• John, there is no need to complicate things by bringing in the language of refusal.

    We are saved by trust. Trust is passive not active. If you passively trust that Jesus Christ has given you eternal life, then you are redeemed.

    Once we bring in the language of active acceptance, then everyhting gets confused.

    How do I accept Christ? By saying a prayer? By asking Jesus into my heart? By being sorry for sin? By going to the 'altar' at a meeting?

    Everything becomes subjective once we move away from the simple langauge of faith and belief.

    One can objectively know whether or not one beleives in Jesus for eternal life.

    However, acceptance is a deeply subjective concept. Just what is invovled.

    Can I be sure I have really accepted Christ? Was I sincere enough?

    I think it is vital to define faith simply in terms of propositional trust.

    Every Blessing in Christ

    Matthew

    By Blogger Dyspraxic Fundamentalist, at 10/20/2006 8:36 AM  

  • Steve,
    I am not talking about the value of trust. That is irrelevant.

    I am defining trust. Trust is something different from acting on trust.

    "Is this like saying (completely hypothetical), "I believe that person X would be a much better president for the United States [sorry, Matthew], but I'm going to vote for person Y anyway"

    You might have any number of reasons for not voting for a man you trusted. It might be against your religion, for instance.

    Likewise, it is conceivable that you might vote for a candidate that you did not trust.

    One's trust and one's acting upon trust are two distinct things.

    "It is more of "I know that there is no other way to eternal life, and my trust is completely in Jesus to put me in a right relationship with the Father, knowing that without that without Jesus, there is no way I can have a relationship with the Father.""

    This is essentially a proposition which one would affirm passively if the evidence lead one to be convinced of it.

    I would point out that it is not necessary to believe anything about a right relationship with the Father to be saved. This is not part of the essential content of saving faith. Saving faith is believing in Christ for the gift He offers, namely eternal life.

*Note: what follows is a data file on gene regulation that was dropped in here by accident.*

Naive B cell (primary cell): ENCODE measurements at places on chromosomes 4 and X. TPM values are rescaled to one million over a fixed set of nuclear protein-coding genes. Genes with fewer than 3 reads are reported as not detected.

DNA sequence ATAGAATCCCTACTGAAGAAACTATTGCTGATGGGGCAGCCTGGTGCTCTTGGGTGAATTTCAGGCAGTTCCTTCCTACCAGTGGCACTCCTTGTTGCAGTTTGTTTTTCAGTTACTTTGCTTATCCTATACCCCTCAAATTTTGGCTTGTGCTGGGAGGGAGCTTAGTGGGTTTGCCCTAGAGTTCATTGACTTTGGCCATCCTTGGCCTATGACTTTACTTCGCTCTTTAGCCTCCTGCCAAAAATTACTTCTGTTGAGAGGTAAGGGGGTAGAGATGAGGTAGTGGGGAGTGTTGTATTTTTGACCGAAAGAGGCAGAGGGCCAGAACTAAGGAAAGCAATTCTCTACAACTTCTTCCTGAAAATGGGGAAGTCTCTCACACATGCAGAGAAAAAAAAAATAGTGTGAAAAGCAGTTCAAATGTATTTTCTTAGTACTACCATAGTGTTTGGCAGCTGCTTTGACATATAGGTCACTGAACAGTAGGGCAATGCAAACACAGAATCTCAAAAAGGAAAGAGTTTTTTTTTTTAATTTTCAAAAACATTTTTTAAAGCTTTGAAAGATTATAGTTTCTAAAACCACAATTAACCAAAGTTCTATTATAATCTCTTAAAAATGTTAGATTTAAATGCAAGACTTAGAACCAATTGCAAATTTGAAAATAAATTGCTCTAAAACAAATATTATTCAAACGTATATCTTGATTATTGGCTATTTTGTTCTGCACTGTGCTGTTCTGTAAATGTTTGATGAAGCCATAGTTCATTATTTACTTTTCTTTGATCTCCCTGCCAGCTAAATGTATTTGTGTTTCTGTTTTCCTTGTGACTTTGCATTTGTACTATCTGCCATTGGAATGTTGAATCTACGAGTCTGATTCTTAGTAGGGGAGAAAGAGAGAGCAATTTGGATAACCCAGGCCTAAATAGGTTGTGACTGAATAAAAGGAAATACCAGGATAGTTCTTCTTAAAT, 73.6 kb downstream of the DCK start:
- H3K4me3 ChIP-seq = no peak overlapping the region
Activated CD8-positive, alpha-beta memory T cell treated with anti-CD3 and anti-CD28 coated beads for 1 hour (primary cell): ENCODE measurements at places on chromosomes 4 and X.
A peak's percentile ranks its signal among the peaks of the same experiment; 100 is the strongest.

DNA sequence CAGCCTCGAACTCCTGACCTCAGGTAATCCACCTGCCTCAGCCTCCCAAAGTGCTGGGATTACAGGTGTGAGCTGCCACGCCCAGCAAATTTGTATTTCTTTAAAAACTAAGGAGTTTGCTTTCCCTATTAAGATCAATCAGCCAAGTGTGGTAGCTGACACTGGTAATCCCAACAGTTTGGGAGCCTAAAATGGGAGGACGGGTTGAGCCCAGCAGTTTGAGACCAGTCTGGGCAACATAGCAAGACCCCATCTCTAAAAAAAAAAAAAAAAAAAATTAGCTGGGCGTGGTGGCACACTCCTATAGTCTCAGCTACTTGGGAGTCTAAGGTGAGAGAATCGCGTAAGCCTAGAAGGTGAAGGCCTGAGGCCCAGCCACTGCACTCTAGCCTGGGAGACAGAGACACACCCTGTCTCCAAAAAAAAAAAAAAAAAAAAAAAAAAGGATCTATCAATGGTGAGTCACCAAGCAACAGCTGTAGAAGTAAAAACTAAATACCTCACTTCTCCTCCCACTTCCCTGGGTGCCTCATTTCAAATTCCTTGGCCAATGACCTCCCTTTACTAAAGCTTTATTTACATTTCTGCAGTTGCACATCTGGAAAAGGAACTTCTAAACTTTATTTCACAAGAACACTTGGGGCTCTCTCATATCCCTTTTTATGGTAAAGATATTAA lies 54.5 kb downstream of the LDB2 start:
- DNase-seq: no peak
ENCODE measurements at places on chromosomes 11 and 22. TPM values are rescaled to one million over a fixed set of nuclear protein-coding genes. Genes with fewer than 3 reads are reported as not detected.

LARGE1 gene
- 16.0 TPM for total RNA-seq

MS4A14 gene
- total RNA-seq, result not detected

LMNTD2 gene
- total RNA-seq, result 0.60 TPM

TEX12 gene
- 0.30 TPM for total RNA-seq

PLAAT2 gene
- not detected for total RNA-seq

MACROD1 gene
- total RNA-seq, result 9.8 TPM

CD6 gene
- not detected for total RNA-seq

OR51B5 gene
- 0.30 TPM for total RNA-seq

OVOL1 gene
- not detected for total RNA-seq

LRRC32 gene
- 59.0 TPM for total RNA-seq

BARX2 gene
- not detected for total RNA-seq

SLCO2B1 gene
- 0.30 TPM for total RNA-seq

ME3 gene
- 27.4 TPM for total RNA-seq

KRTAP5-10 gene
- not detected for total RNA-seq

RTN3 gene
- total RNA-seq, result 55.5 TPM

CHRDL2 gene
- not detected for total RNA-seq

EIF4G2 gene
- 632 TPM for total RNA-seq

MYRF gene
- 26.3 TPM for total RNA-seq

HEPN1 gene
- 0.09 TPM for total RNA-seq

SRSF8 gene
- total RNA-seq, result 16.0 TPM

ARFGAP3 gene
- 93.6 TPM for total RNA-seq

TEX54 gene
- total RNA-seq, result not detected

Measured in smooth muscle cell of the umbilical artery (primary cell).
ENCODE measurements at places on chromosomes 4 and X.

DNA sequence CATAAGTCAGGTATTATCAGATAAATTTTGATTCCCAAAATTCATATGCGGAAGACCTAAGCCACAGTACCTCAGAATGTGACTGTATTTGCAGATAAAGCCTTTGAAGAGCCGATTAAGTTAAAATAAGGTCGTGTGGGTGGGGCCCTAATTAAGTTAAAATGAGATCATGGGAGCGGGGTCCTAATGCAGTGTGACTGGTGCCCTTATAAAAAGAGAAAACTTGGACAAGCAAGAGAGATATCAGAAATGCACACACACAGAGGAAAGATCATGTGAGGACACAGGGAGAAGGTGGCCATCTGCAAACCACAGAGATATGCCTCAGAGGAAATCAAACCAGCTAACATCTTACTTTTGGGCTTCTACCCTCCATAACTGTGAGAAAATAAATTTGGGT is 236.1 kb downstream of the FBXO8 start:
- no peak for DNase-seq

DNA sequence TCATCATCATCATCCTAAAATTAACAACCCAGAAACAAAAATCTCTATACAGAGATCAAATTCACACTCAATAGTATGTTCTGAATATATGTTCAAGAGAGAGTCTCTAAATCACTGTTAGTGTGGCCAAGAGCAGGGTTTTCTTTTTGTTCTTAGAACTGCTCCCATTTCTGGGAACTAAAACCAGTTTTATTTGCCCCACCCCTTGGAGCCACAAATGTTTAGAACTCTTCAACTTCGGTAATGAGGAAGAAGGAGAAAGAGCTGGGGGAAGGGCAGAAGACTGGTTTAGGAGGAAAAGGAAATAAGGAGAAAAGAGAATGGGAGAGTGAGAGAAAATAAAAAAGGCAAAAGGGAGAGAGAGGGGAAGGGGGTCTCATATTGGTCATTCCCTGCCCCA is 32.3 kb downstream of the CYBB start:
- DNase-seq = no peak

Every Blessing in Christ

    Matthew

    By Blogger Dyspraxic Fundamentalist, at 10/20/2006 8:43 AM  

  • Matthew,
    you ask:
    How do I accept Christ? By saying a prayer? By asking Jesus into my heart? By being sorry for sin? By going to the 'altar' at a meeting?

    I know the question was asked of John, but I want to answer for myself: "NO." Receiving Christ as my Savior is an invisible response to God that he wants what Christ has offered. That would be the simplest way I could describe conversion. Don't you see conversion as an interaction between God and a man? (Or maybe you are a Calvinist after all - hehe) It is best to just think of this as receiving a gift as Paul describes salvation as a gift. This is something in our culture that happens to most people at least once a year.

    You say:
    Trust is passive not active. If you passively trust that Jesus Christ has given you eternal life, then you are redeemed.

    I agree with this statement. The only problem I have is not even with the word passive. I can get that.

    Here is what is pertinet from Webster's on "passive:"

    1 a (1) : acted upon by an external agency (2) : receptive to outside impressions or influences b (1) : lacking in energy or will : LETHARGIC (2) : tending not to take an active or dominant part d : induced by an outside agency
    2 a : not active or operating : INERT b : c : LATENT d (1) :

    So, I agree that faith is, of itself, not active. The "active" part would be our acting on our belief, not the belief itself. I get that. What I don't get (and maybe you have backed off of this a little because I haven't seen you say it this way again) is to say that one who believes Christ guarantees eternal life to those who believe ... automatically implies that he wants that eternal life for himself. I do believe there is a personal aspect where one must want this life for himself. John uses the word "receive" to describe the appropriation of eternal life. You say that we need to let John define his terms when we read his gospel. I say to you that if John has chosen to use the word "receive" then maybe he is trying to help us define this "belief into Christ" that he talks about. You seem to have run around that and perhaps avoided that flip side of your statement about John defining his terms..